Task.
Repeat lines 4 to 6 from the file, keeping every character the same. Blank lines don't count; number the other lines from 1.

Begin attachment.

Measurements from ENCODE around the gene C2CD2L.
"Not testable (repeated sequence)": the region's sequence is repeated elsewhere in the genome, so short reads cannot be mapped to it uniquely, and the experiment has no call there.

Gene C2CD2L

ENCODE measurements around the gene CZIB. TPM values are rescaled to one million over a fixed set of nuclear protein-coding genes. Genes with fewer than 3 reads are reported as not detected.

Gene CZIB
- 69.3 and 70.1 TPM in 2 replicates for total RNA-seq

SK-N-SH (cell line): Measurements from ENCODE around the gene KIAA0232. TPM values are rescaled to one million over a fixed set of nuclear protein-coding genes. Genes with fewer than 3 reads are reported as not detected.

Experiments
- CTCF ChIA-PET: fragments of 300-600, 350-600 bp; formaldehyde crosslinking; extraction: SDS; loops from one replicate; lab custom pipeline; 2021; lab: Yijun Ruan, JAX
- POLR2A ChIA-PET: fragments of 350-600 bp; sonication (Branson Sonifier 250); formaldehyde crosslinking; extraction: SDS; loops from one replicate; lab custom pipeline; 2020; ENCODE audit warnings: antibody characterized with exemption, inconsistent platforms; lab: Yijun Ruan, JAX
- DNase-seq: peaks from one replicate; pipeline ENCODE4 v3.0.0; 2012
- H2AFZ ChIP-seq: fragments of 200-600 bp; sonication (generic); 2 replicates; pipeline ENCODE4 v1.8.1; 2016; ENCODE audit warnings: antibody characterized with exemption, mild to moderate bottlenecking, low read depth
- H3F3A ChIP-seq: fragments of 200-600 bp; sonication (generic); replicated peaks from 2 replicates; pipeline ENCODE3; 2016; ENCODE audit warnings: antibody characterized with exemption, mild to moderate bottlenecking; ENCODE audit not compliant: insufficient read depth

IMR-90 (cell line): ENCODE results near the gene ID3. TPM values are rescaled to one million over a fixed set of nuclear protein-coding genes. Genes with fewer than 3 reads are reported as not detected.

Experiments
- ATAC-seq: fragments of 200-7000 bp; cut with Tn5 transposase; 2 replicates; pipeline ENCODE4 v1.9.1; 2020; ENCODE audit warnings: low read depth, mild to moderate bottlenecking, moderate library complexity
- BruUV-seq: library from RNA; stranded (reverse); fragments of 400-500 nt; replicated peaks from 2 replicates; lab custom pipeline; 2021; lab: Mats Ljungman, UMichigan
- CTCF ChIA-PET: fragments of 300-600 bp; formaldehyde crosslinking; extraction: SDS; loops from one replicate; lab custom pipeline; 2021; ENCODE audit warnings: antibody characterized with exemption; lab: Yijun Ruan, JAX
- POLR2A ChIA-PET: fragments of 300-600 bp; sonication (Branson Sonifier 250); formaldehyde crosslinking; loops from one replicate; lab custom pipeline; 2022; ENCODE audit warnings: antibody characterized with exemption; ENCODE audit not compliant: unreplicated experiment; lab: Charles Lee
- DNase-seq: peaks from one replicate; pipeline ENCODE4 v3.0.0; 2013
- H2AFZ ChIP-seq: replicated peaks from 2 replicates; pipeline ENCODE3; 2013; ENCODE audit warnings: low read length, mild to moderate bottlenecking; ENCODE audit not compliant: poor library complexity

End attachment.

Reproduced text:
ENCODE measurements around the gene CZIB. TPM values are rescaled to one million over a fixed set of nuclear protein-coding genes. Genes with fewer than 3 reads are reported as not detected.

Gene CZIB
- 69.3 and 70.1 TPM in 2 replicates for total RNA-seq